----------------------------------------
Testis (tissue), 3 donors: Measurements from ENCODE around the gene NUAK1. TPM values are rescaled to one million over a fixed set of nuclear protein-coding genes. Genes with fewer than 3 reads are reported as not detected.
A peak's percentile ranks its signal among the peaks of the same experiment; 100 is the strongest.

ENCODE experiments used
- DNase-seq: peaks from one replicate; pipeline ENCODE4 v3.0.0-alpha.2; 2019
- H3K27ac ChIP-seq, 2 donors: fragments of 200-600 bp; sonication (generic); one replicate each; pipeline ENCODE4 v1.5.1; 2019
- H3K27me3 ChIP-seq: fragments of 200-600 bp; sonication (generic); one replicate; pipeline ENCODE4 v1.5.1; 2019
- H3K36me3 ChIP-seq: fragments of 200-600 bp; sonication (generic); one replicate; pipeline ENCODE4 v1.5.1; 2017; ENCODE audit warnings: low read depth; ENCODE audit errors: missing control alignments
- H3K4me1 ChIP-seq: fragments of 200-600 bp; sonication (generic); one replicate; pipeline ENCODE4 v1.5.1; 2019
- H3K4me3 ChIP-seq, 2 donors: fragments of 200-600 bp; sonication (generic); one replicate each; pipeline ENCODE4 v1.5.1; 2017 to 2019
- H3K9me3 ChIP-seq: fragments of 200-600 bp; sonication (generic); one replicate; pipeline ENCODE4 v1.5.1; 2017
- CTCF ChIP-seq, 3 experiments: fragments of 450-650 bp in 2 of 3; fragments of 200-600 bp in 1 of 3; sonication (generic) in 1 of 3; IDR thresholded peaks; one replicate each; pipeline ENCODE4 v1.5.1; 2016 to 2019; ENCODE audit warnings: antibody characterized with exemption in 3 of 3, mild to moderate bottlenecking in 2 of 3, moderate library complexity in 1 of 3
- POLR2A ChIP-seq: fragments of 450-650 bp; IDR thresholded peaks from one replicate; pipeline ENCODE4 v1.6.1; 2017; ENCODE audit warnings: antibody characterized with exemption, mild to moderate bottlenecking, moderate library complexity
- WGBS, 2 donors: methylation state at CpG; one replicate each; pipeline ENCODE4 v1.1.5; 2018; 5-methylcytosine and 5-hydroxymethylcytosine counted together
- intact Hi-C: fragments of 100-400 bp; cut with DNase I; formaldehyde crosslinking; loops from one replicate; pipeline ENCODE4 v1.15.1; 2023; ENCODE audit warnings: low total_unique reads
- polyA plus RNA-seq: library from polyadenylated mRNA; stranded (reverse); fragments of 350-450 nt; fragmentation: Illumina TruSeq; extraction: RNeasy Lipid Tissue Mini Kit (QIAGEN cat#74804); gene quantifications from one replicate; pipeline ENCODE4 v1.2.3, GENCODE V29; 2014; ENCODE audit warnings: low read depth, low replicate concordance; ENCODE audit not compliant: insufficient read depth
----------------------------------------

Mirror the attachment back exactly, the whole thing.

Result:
Testis (tissue), 3 donors: Measurements from ENCODE around the gene NUAK1. TPM values are rescaled to one million over a fixed set of nuclear protein-coding genes. Genes with fewer than 3 reads are reported as not detected.
A peak's percentile ranks its signal among the peaks of the same experiment; 100 is the strongest.

ENCODE experiments used
- DNase-seq: peaks from one replicate; pipeline ENCODE4 v3.0.0-alpha.2; 2019
- H3K27ac ChIP-seq, 2 donors: fragments of 200-600 bp; sonication (generic); one replicate each; pipeline ENCODE4 v1.5.1; 2019
- H3K27me3 ChIP-seq: fragments of 200-600 bp; sonication (generic); one replicate; pipeline ENCODE4 v1.5.1; 2019
- H3K36me3 ChIP-seq: fragments of 200-600 bp; sonication (generic); one replicate; pipeline ENCODE4 v1.5.1; 2017; ENCODE audit warnings: low read depth; ENCODE audit errors: missing control alignments
- H3K4me1 ChIP-seq: fragments of 200-600 bp; sonication (generic); one replicate; pipeline ENCODE4 v1.5.1; 2019
- H3K4me3 ChIP-seq, 2 donors: fragments of 200-600 bp; sonication (generic); one replicate each; pipeline ENCODE4 v1.5.1; 2017 to 2019
- H3K9me3 ChIP-seq: fragments of 200-600 bp; sonication (generic); one replicate; pipeline ENCODE4 v1.5.1; 2017
- CTCF ChIP-seq, 3 experiments: fragments of 450-650 bp in 2 of 3; fragments of 200-600 bp in 1 of 3; sonication (generic) in 1 of 3; IDR thresholded peaks; one replicate each; pipeline ENCODE4 v1.5.1; 2016 to 2019; ENCODE audit warnings: antibody characterized with exemption in 3 of 3, mild to moderate bottlenecking in 2 of 3, moderate library complexity in 1 of 3
- POLR2A ChIP-seq: fragments of 450-650 bp; IDR thresholded peaks from one replicate; pipeline ENCODE4 v1.6.1; 2017; ENCODE audit warnings: antibody characterized with exemption, mild to moderate bottlenecking, moderate library complexity
- WGBS, 2 donors: methylation state at CpG; one replicate each; pipeline ENCODE4 v1.1.5; 2018; 5-methylcytosine and 5-hydroxymethylcytosine counted together
- intact Hi-C: fragments of 100-400 bp; cut with DNase I; formaldehyde crosslinking; loops from one replicate; pipeline ENCODE4 v1.15.1; 2023; ENCODE audit warnings: low total_unique reads
- polyA plus RNA-seq: library from polyadenylated mRNA; stranded (reverse); fragments of 350-450 nt; fragmentation: Illumina TruSeq; extraction: RNeasy Lipid Tissue Mini Kit (QIAGEN cat#74804); gene quantifications from one replicate; pipeline ENCODE4 v1.2.3, GENCODE V29; 2014; ENCODE audit warnings: low read depth, low replicate concordance; ENCODE audit not compliant: insufficient read depth